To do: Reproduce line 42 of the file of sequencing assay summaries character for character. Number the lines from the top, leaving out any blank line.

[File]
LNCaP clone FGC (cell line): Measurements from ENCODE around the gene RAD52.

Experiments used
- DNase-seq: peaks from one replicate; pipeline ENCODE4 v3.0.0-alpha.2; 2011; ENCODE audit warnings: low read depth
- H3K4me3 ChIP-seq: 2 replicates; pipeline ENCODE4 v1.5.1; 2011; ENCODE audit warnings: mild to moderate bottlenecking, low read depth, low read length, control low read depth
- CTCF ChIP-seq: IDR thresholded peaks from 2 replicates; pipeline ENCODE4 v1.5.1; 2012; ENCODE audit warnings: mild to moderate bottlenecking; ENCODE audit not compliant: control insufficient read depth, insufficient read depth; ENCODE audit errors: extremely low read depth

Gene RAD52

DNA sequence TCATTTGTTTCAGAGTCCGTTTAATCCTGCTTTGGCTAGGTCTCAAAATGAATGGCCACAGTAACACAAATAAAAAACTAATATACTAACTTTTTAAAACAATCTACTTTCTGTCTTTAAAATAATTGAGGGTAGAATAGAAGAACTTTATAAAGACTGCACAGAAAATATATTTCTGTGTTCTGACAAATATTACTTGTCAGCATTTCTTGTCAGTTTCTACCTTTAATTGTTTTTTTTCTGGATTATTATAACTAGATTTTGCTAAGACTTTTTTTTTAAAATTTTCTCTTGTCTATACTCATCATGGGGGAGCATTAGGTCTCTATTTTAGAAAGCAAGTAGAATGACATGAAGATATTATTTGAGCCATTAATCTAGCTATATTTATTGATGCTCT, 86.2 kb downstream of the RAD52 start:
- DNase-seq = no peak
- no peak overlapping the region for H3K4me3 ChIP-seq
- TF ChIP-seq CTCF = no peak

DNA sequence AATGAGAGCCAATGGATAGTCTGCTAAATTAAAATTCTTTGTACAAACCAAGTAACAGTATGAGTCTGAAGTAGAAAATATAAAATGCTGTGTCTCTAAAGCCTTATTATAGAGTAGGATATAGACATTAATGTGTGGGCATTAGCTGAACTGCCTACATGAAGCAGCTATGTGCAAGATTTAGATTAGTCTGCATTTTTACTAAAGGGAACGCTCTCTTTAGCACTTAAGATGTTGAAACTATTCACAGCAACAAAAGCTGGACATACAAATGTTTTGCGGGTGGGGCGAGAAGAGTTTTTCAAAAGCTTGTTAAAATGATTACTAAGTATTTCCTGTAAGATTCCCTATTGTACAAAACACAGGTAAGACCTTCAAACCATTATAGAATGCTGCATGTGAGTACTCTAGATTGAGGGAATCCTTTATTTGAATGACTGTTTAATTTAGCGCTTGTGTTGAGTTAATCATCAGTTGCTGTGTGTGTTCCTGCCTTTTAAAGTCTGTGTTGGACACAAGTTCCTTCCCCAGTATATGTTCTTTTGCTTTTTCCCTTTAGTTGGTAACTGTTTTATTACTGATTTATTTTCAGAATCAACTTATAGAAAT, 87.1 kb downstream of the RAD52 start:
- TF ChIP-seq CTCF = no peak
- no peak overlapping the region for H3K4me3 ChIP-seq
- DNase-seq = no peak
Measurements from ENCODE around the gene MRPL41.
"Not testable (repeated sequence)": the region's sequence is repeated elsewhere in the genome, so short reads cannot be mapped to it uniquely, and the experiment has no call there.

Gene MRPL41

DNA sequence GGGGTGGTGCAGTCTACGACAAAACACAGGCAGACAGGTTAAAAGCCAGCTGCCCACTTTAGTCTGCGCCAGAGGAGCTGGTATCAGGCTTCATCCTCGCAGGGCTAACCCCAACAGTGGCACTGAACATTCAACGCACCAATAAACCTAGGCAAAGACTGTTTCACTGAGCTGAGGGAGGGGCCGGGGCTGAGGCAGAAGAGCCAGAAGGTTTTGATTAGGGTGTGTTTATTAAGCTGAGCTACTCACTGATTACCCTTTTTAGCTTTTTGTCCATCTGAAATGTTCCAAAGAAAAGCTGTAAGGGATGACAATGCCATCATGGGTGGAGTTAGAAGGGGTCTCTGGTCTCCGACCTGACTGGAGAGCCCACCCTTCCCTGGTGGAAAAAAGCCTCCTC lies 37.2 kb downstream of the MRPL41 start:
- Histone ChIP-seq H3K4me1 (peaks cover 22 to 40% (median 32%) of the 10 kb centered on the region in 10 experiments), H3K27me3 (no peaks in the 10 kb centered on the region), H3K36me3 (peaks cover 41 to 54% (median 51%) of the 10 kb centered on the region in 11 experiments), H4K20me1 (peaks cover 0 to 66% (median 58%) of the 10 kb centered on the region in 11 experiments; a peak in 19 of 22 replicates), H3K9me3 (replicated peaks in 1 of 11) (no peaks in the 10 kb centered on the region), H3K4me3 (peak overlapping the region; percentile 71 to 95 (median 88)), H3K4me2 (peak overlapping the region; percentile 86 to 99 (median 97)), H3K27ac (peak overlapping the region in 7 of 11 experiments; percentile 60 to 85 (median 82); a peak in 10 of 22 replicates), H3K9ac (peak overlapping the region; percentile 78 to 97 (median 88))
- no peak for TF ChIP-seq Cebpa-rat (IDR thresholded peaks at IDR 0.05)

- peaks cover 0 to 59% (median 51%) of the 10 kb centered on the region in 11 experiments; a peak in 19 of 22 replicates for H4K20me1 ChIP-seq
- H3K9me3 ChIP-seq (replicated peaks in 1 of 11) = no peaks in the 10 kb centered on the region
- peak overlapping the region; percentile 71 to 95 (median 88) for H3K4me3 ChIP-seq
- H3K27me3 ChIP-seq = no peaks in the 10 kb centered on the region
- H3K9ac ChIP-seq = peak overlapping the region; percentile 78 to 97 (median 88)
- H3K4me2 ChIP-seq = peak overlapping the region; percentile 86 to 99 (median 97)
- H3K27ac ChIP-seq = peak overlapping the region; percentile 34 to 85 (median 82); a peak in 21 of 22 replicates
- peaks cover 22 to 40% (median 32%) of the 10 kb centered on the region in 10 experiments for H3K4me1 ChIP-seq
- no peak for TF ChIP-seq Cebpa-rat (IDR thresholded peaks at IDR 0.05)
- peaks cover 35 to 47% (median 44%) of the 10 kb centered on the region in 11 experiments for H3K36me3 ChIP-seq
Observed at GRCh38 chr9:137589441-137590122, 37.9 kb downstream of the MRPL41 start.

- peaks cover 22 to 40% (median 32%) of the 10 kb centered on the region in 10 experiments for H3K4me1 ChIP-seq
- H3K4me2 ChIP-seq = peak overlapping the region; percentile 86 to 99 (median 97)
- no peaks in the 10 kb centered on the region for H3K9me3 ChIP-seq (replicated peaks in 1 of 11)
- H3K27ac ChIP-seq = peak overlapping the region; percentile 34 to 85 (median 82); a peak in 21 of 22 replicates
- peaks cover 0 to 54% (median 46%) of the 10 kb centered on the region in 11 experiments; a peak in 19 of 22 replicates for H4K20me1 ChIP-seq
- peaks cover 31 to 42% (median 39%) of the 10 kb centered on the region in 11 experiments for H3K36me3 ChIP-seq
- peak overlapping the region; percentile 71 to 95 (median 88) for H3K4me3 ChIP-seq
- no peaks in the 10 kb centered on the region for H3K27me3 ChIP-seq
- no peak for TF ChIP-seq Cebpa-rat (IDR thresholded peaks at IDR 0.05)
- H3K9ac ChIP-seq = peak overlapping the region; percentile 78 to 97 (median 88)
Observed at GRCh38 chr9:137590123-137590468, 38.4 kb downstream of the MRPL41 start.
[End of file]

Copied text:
Observed at GRCh38 chr9:137590123-137590468, 38.4 kb downstream of the MRPL41 start.